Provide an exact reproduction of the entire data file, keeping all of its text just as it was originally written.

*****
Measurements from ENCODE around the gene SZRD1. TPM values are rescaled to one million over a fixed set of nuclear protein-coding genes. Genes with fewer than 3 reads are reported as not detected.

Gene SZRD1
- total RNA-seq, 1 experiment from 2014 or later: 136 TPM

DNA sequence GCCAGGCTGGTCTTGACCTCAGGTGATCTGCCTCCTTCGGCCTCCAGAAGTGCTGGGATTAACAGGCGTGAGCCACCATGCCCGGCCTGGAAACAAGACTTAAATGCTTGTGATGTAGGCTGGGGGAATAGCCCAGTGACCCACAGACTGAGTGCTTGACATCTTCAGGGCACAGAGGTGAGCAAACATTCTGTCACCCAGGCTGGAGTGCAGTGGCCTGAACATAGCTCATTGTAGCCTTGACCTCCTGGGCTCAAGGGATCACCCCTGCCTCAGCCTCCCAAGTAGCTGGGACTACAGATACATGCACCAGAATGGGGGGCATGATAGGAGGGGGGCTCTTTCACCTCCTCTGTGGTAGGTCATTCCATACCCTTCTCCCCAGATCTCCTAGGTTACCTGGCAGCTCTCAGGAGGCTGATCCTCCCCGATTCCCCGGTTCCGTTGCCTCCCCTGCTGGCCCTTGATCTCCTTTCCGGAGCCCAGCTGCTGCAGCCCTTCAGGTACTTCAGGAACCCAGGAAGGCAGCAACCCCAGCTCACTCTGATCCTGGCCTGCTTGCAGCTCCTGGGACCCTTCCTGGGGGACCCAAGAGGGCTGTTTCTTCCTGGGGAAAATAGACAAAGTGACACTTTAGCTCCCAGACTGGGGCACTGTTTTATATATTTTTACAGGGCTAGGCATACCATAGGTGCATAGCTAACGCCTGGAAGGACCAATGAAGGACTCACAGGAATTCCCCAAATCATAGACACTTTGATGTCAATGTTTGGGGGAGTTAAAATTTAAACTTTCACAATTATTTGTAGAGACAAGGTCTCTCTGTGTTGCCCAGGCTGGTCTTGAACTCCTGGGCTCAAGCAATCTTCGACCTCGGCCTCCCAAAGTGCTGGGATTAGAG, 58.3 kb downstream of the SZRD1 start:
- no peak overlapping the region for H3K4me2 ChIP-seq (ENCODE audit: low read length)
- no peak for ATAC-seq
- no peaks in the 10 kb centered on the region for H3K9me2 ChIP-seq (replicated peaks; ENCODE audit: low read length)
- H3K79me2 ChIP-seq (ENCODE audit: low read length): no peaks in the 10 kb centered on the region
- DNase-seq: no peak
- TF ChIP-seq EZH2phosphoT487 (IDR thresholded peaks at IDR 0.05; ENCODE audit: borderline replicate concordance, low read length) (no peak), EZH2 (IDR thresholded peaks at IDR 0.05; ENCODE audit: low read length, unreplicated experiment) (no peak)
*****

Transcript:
Measurements from ENCODE around the gene SZRD1. TPM values are rescaled to one million over a fixed set of nuclear protein-coding genes. Genes with fewer than 3 reads are reported as not detected.

Gene SZRD1
- total RNA-seq, 1 experiment from 2014 or later: 136 TPM

DNA sequence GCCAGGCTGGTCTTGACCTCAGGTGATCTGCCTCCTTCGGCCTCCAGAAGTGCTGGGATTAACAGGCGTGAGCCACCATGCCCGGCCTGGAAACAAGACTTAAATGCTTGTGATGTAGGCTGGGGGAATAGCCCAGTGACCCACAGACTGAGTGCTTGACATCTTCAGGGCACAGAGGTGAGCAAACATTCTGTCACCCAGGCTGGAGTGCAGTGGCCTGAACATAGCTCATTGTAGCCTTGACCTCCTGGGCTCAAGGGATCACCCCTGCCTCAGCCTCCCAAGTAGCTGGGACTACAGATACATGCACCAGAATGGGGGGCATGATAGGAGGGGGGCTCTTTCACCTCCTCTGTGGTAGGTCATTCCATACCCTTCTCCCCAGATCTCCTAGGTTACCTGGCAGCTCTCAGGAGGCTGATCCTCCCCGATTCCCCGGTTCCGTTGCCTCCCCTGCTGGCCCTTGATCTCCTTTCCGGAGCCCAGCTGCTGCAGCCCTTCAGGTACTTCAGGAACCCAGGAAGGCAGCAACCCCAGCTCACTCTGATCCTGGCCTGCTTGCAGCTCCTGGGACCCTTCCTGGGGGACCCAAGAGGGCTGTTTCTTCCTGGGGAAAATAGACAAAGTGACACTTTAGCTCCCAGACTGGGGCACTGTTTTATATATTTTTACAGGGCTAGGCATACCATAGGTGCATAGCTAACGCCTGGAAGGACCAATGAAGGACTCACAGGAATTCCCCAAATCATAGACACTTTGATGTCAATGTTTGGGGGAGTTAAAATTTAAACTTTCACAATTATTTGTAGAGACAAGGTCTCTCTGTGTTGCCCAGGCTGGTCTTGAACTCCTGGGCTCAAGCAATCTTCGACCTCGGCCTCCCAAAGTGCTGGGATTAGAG, 58.3 kb downstream of the SZRD1 start:
- no peak overlapping the region for H3K4me2 ChIP-seq (ENCODE audit: low read length)
- no peak for ATAC-seq
- no peaks in the 10 kb centered on the region for H3K9me2 ChIP-seq (replicated peaks; ENCODE audit: low read length)
- H3K79me2 ChIP-seq (ENCODE audit: low read length): no peaks in the 10 kb centered on the region
- DNase-seq: no peak
- TF ChIP-seq EZH2phosphoT487 (IDR thresholded peaks at IDR 0.05; ENCODE audit: borderline replicate concordance, low read length) (no peak), EZH2 (IDR thresholded peaks at IDR 0.05; ENCODE audit: low read length, unreplicated experiment) (no peak)